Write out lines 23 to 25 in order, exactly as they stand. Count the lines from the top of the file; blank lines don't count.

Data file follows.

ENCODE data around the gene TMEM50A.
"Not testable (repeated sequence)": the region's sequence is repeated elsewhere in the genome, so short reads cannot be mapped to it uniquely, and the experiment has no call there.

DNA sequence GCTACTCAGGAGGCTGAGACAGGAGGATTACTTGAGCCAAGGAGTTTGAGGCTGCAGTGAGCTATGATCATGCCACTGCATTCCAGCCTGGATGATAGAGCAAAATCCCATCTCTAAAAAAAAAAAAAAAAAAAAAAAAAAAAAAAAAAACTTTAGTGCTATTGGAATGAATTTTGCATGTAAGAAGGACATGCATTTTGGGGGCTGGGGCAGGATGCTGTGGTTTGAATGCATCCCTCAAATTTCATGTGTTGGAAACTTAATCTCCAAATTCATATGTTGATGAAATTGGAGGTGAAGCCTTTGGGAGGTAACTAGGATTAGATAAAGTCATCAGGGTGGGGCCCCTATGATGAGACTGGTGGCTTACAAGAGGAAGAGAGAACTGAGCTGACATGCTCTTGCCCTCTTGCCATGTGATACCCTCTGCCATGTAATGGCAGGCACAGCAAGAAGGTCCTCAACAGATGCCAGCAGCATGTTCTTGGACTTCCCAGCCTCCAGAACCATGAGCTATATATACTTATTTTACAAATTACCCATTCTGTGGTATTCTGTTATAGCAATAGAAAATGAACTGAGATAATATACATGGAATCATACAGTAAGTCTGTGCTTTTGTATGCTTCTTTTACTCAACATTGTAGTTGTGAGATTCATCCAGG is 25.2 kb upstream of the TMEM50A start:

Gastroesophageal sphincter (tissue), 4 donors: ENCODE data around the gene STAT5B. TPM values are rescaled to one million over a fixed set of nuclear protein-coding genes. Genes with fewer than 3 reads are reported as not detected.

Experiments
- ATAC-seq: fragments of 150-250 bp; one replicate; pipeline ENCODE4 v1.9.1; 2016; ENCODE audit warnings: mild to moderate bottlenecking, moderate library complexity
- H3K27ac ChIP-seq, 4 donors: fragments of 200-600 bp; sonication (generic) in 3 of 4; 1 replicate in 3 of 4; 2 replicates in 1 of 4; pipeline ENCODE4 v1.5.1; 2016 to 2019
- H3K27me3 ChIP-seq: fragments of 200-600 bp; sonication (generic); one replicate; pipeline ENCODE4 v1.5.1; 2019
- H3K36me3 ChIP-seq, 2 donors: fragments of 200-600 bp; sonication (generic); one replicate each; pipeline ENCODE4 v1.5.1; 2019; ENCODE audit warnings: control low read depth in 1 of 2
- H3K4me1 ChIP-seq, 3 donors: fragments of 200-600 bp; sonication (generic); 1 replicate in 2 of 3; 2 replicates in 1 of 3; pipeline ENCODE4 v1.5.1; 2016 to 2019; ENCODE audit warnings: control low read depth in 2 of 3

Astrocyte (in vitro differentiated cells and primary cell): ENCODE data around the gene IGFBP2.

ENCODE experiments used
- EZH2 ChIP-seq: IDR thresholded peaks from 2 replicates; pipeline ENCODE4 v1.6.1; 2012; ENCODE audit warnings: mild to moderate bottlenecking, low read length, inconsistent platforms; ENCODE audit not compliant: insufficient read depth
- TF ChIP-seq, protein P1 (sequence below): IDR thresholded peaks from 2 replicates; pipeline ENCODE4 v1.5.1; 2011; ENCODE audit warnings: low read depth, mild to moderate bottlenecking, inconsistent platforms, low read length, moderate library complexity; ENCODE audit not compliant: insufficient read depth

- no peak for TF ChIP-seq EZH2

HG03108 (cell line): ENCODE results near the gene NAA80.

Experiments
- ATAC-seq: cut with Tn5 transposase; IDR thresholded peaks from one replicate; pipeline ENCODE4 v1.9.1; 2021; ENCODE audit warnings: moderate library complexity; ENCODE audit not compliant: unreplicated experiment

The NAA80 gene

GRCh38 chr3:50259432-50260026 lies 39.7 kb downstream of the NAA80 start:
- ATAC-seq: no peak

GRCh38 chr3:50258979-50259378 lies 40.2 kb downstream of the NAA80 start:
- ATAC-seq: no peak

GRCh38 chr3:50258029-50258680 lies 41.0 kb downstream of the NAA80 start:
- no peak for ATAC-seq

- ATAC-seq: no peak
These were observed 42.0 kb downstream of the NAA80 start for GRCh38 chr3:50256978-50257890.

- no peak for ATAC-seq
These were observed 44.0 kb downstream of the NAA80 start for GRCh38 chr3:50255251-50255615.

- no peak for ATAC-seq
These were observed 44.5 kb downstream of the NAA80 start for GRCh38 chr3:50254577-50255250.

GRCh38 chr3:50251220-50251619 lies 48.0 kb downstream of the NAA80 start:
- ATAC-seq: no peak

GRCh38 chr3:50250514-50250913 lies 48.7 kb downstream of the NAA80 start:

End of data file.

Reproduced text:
- ATAC-seq: no peak

GRCh38 chr3:50258029-50258680 lies 41.0 kb downstream of the NAA80 start:
- no peak for ATAC-seq